NO TRIAL: TODD FORT ENTERS A PLEA IN SALINE COUNTY
SALINE CO.—Facing a jury trial on Monday, Todd Fort, the former Saline County chief deputy and Harrisburg Schools Board of Education president has entered a plea of guilty in his 17-count criminal sexual abuse and official misconduct case.
Fort, 44, appearing stoic and not at all as if any of this bothered him in the least, told Judge Walden Morris this morning after a scheduled 11 a.m. hearing that he agreed to the terms as negotiated and put forth between the defense, Bryan Drew, and the state, represented by State’s Attorney Mike Henshaw and Assistant State’s Attorney Eva Walker.
The negotiated contents of the plea are as follows:
Fort pled to a charge amended today which incorporates elements of the previous original 10 criminal sexual misconduct charges, but is enhanced by the word “Aggravated”: Aggravated Criminal Sexual Abuse, a Class 2 felony. The count charges that Fort, between May 1 and July 19, 2010, committed the offense in that being 17 years of age or older, as chief deputy, held a position of trust, authority or supervision in relation to BJC, the victim, whose age was 17 at the time the acts were committed, and she was an employee of the Saline County Sheriff’s Department, in that he committed an act of sexual conduct with BJC by knowingly fondling her vagina and anus for the purposes of sexual gratification or arousal.
In exchange for the plea, Fort will be sentenced to 3 years DOC. As a sex offender, he must complete 85 percent of his sentence, translating to 30.6 months of a 36-month sentence. However, he has been given “time served.” This has already amounted to almost 14 months. That means Fort will have to spend 16.6 more months behind bars—a little more than a year. It’s unclear whether all that will happen. However, Fort has been remanded to the custody of the Saline County Sheriff’s Department for immediate transfer to the Illinois Department of Corrections, so when he gets input into the system, we’ll see what his sentence ends up being officially and in print.
Upon discharge from DOC, Fort faces two years mandatory supervised release (parole), as well as possible probation, that to be determined at a later date depending upon how he’s doing, it’s assumed.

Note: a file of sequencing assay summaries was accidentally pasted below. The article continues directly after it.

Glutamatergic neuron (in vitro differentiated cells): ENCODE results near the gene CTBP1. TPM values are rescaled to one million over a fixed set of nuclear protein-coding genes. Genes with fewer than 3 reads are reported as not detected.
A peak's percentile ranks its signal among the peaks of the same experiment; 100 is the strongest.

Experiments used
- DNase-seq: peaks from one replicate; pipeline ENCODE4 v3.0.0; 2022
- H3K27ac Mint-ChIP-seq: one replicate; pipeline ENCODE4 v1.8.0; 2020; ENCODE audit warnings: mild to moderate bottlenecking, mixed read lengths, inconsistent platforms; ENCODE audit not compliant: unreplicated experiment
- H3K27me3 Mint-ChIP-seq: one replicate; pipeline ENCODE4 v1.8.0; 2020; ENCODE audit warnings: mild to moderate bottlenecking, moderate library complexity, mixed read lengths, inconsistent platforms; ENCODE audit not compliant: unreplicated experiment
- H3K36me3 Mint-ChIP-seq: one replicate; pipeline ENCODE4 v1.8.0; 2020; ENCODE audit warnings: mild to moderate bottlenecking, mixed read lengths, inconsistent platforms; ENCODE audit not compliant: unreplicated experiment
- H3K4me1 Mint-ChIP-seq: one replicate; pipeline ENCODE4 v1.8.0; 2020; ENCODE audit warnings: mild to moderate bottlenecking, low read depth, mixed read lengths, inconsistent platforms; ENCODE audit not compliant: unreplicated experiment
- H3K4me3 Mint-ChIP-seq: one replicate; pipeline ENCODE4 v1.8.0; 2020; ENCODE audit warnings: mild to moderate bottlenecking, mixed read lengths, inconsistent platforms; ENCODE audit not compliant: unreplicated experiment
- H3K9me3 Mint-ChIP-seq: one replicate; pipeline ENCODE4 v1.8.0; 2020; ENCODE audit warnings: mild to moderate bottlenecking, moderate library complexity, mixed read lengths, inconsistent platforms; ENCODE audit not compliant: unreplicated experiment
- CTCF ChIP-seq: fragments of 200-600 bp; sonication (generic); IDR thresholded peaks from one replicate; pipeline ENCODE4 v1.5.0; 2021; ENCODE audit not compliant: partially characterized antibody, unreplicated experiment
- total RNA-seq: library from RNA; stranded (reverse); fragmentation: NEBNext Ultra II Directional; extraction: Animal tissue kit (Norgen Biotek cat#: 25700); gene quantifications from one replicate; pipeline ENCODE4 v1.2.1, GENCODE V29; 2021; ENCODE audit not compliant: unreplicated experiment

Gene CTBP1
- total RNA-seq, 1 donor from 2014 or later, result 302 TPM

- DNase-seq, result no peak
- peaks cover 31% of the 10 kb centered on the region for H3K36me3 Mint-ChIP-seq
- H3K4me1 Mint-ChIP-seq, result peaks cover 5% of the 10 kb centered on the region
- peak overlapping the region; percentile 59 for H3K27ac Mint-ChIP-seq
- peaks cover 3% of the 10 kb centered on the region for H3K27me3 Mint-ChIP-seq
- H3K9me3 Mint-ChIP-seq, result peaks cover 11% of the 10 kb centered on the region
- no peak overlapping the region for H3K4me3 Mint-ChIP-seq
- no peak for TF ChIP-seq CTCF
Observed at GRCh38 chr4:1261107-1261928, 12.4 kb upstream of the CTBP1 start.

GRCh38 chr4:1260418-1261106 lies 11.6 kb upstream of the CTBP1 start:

Further, Fort must pay a $10,000 fine, a $500 sex offender fine, a $200 sexual abuse fine, a $200 DNA fee, along with all other mandated court costs and fees. His bail of $25,000, posted by family and friends, has been revoked and will be applied to the fines and fees…so as predicted, those who contributed to that ‘fund’ are never to see their money again.
But perhaps the most impactful term of the sentence is this: Fort must register as a sex offender for the rest of his life. This means that Fort will essentially be out of circulation of children and any and all activities they may be involved in….he can’t go to fests or county fairs; he can’t go to his 13-year-old daughter’s school events (he can’t even go to any parent-teacher conferences); if it’s his turn to have weekend visitation with his daughter, she can’t bring any of his friends around. He will be prohibited from working in any field that brings him in direct contact with underage people. Since he has spent a lifetime making a career out of public service, he’ll basically be starting from scratch.
The following point needs to be made VERY CLEAR: This plea was NEGOTIATED. That means that the state sat down with the victim and her family, and with Drew supposedly on the line, worked this out. All parties agreed to it. In fact, Henshaw read a statement as issued by the family—the Carrigans—today after the hearing, which we’ll print in full here in a bit.
But prior to the issuance of the statement, Morris went through all the formalities, ensuring that Fort wasn’t under any kind of threat or coercion, wasn’t under any kind of mind-altering substances such as prescription medications, and totally understood his rights. Fort answered each of the judge’s questions in a deep and clear voice, remarkably devoid of anything that sounded even remotely close to remorse. That may simply be his style….but it was noticeable, and people pointed it out as they exited the courtroom.
Further, Morris ensured that the state had their say, and Walker synopsized the case they had against the former chief deputy.
She laid out that their first witness would have been Sheriff Keith Brown, who would have testified that as sheriff, he appointed Fort to the position of chief deputy in December 2006, and in that position Fort supervised every employee in the department except the sheriff.